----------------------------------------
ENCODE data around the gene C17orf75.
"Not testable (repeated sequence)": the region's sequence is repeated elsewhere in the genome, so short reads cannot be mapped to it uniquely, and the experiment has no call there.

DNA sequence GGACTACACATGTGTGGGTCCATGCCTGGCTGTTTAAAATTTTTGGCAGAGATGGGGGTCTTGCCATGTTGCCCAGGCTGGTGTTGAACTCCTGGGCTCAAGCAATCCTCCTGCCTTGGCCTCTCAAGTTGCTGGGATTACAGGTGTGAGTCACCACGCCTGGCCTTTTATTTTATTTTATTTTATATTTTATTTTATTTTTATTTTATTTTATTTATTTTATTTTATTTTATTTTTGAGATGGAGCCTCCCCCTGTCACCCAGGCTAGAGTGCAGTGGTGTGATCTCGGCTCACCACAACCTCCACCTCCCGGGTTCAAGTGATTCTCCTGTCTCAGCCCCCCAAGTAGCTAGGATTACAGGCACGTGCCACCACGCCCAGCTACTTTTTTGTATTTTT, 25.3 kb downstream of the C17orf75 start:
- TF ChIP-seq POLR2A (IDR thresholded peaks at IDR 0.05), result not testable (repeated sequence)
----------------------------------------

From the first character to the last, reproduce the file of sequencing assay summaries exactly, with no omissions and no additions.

ENCODE data around the gene C17orf75.
"Not testable (repeated sequence)": the region's sequence is repeated elsewhere in the genome, so short reads cannot be mapped to it uniquely, and the experiment has no call there.

DNA sequence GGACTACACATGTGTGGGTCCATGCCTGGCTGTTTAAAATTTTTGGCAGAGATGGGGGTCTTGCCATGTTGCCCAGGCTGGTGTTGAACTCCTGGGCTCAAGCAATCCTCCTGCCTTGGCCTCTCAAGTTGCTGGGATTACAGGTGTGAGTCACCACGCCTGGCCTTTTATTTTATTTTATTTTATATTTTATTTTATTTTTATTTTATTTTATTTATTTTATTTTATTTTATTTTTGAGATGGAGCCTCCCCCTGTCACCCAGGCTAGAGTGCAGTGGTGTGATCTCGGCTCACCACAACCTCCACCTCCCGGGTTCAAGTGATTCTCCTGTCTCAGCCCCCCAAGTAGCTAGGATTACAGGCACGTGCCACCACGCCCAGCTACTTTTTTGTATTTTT, 25.3 kb downstream of the C17orf75 start:
- TF ChIP-seq POLR2A (IDR thresholded peaks at IDR 0.05), result not testable (repeated sequence)